If you are using your family PC for work, chances are you don’t need to log into it or you all just log in with the same account. If that’s the case setup a profile specifically for you that you will use while you are working. Many of you will have been working from home for months by now. Most of you will have also created a folder structure on your desktop or your my documents folder with work related stuff. If your household all using the same login account, someone could accidentally delete that important folder or file that you have spend days working on. Also get into the habit of locking your PC even if you get up to go to the loo and have a cup of coffee or lunch.
You probably don’t want your child to accidentally send your boss a smiley-laden text. Or your cat to walk across the keyboard and mail an unfinished message to an important client. If you’re about to go somewhere else, lock the screen. And it should go without saying that your computer needs password-protection.
Is your home network secure?
Update your Wi-Fi password
Many of you will be connecting to the internet using the Wi-Fi connection from your router. Although we wouldn’t like to admit to this; some of us will have a completely open Wi-Fi network at home. Why not? It’s a lot simpler to get your Sonos, your Xbox and all your other Wi-Fi enabled devices connected to the internet if you don’t need remember a password to get them connected.
However, protecting your computer won’t help if an attacker can connect to your Wi-Fi without your knowledge. Anyone who has access can intercept everything you send or enter online, including passwords for remote access to an office-based computer or corporate mail. Therefore, it is imperative to configure your network correctly.
Firstly make sure that the connection is encrypted. If your Wi-Fi asks anyone connecting to it for a password, the connection is encrypted. However, there are several Wi-Fi encryption standards, some of which are already outdated to choose from. Your best bet is WPA2. You can usually access and change the router settings using your web browser to check or change the type of encryption — and remember that your Wi-Fi password should be strong and if you are one of those people with an open Wi-Fi network – make it a priority to change this!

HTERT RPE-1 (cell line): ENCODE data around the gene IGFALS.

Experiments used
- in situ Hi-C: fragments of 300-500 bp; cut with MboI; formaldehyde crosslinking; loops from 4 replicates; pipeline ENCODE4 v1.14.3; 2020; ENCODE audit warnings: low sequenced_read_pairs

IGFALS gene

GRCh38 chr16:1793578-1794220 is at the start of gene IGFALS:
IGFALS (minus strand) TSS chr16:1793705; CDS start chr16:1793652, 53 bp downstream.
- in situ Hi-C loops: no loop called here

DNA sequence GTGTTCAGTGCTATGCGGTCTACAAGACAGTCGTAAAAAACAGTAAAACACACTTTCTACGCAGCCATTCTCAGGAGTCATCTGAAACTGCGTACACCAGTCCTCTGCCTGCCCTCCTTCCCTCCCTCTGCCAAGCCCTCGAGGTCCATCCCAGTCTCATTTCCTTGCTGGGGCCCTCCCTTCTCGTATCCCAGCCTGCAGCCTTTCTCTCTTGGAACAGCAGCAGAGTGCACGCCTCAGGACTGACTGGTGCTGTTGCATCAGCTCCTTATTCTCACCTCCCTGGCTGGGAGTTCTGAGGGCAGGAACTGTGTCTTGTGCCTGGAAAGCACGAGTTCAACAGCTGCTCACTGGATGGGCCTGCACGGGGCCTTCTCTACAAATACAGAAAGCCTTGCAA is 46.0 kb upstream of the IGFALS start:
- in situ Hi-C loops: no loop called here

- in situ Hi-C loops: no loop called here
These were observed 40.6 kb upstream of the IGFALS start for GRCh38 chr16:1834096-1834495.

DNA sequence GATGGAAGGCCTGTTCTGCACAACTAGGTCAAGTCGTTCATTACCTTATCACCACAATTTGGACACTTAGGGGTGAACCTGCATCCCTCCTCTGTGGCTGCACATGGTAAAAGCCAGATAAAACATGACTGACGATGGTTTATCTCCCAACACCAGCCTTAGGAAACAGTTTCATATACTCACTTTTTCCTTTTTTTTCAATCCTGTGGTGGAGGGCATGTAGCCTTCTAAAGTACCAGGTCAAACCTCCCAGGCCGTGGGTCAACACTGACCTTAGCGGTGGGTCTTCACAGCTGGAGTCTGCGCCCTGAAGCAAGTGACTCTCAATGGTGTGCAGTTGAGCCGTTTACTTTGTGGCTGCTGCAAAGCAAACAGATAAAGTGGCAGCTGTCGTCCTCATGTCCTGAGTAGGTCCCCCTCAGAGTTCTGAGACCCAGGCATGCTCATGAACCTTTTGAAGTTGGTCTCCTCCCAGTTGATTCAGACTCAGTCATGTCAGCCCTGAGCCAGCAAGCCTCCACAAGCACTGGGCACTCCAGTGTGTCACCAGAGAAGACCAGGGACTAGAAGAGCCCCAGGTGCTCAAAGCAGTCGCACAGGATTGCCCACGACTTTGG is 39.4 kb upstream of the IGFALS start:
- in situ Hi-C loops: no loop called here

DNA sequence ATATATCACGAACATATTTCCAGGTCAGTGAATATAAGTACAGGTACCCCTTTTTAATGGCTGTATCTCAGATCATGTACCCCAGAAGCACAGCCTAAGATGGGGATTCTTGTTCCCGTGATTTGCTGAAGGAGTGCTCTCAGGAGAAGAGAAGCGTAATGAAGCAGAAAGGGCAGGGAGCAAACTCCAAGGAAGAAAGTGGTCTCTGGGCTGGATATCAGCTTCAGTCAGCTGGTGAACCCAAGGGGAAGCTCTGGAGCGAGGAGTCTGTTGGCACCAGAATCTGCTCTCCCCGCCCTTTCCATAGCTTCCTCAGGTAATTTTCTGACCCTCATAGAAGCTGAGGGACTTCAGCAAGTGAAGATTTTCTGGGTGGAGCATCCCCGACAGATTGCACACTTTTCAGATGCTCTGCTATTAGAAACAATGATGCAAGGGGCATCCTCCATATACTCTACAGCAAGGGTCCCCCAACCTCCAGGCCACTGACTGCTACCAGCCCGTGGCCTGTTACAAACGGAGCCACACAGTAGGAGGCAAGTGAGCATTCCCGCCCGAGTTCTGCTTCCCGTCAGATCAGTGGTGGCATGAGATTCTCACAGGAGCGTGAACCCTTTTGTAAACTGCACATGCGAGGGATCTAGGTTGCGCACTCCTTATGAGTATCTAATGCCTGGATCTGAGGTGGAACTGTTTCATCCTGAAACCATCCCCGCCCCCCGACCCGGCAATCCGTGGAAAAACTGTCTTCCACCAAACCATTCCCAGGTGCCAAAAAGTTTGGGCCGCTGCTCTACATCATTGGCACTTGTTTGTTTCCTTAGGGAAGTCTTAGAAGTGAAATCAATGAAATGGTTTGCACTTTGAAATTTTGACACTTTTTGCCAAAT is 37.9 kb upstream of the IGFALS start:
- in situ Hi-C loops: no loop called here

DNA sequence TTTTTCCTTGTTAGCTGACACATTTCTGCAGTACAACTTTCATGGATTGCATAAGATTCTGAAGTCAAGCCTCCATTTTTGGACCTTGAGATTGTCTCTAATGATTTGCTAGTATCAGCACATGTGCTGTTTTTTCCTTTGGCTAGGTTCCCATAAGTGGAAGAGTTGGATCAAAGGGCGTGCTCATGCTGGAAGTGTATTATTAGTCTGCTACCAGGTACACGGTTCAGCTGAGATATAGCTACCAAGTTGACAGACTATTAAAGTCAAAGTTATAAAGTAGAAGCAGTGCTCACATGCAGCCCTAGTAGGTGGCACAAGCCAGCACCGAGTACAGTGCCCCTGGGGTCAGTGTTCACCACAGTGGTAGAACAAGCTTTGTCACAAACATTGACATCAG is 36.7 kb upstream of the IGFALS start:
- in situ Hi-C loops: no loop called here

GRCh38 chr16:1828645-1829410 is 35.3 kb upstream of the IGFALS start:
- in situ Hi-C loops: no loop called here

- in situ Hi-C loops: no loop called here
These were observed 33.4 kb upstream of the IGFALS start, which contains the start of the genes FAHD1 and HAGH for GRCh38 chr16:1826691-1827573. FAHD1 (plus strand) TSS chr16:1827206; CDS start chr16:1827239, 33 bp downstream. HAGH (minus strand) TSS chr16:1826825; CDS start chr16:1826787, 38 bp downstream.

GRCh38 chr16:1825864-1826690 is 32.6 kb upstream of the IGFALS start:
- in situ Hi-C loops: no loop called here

Change your router login information
If you have never changed the login and password required to enter your router settings, do it now. The default passwords for many models are not only too weak, but also known across the Internet and easy to search for. Attackers often simply write them into the code of malicious programs – if they work, your router is captured. The intruders can then spy on you, because everything that you send online passes through the router. The place to change the router username and password is in the settings.
Change your DNS settings
The Domain Name System (DNS) is the phonebook of the Internet. You access information online through domain names, like G5tech.com or google.co.uk. Web browsers interact through Internet Protocol (IP) addresses. DNS translates domain names to IP addresses so browsers can load internet resources. By default your router will be configured to pick up its DNS settings from your internet provider. As your router is your gateway to the internet it controls your access to the outside world.
Your corporate internet connection will likely be using a DNS filtering service like Cisco Umbrella. DNS filtering services are used to help protect you and your devices from accessing websites that are known to contain malware. They also help block websites masquerading as websites like Office 365 in order to try and get your login details.
DNS filtering services can be configured to stop you accessing certain categories of websites, gambling, adult content etc.